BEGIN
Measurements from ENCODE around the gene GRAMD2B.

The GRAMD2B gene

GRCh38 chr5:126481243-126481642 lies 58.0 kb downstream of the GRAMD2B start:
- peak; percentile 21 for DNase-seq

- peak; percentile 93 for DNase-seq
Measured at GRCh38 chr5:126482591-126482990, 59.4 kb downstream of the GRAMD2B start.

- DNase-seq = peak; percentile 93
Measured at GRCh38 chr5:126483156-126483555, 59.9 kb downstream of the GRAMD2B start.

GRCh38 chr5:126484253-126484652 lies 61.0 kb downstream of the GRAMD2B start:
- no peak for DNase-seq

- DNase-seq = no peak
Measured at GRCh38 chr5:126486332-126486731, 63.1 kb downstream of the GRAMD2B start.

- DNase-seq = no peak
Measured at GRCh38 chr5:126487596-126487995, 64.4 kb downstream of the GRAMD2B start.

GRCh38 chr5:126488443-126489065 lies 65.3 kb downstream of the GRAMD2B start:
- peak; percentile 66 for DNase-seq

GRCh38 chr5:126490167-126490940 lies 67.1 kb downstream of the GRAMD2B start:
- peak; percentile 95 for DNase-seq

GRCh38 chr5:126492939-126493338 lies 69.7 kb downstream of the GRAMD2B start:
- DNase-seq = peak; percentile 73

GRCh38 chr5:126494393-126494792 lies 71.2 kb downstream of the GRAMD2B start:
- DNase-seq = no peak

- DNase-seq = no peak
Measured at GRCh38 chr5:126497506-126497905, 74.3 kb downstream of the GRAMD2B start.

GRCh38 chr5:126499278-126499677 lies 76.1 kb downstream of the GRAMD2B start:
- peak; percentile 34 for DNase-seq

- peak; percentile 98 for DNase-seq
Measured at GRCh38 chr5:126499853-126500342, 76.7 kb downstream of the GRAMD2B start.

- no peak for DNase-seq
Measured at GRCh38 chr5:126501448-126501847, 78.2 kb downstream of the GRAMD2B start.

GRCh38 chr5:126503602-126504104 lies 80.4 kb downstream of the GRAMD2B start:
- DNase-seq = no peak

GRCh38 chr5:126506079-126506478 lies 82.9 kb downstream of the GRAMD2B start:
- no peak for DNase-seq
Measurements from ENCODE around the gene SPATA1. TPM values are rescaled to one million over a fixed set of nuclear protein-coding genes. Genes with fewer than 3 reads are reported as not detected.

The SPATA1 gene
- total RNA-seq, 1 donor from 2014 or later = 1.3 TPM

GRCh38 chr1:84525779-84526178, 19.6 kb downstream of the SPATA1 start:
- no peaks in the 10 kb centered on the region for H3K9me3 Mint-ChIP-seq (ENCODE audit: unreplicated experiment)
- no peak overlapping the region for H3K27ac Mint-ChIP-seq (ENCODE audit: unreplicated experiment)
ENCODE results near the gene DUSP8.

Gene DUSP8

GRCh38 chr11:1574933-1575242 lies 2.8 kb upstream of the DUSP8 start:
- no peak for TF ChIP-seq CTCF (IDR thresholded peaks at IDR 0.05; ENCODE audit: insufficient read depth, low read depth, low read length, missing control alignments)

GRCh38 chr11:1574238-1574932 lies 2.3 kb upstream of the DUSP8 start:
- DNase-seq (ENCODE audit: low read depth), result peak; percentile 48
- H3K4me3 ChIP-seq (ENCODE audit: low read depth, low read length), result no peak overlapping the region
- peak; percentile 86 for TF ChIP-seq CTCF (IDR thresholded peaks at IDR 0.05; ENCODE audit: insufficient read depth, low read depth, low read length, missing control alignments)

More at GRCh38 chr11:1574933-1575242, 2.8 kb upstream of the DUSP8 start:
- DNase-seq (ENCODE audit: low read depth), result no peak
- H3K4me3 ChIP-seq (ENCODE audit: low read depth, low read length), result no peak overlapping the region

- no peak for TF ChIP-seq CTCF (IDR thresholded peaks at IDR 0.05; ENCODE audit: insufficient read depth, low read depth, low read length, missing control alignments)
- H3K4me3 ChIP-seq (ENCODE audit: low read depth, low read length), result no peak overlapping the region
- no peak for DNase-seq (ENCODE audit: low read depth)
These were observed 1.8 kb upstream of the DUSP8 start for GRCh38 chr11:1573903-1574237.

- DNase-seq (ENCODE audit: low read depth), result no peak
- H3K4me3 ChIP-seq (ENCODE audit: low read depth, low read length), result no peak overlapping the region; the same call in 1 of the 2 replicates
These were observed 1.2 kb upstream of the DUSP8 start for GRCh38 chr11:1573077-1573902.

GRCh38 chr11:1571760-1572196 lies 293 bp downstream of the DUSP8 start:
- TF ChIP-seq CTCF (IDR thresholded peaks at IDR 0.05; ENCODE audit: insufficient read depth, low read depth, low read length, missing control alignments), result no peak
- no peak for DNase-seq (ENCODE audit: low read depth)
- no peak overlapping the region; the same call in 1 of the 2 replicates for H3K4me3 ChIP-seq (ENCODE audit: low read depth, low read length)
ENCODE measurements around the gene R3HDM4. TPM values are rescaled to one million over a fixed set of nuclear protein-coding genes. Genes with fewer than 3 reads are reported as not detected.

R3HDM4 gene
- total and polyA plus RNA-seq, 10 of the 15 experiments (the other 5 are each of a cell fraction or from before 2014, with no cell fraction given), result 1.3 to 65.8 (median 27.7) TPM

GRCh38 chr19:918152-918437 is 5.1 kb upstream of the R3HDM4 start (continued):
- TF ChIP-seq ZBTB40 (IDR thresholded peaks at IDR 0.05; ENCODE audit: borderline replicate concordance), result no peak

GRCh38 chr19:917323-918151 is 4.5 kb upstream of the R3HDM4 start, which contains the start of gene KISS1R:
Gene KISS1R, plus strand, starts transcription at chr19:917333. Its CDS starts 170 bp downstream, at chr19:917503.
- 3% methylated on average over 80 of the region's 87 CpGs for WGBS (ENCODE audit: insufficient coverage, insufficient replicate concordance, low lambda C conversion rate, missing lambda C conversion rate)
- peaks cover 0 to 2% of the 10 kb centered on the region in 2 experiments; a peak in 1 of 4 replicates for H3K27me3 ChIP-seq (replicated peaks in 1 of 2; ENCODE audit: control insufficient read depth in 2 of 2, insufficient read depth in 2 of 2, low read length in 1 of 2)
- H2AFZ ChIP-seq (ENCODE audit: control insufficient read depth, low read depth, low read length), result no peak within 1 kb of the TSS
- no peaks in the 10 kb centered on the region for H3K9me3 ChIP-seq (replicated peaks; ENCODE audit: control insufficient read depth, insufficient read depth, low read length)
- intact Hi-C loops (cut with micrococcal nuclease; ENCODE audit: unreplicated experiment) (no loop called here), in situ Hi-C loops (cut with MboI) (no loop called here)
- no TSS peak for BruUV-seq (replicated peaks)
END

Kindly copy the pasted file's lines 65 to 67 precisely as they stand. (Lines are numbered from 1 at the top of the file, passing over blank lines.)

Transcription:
- total and polyA plus RNA-seq, 10 of the 15 experiments (the other 5 are each of a cell fraction or from before 2014, with no cell fraction given), result 1.3 to 65.8 (median 27.7) TPM

GRCh38 chr19:918152-918437 is 5.1 kb upstream of the R3HDM4 start (continued):
- TF ChIP-seq ZBTB40 (IDR thresholded peaks at IDR 0.05; ENCODE audit: borderline replicate concordance), result no peak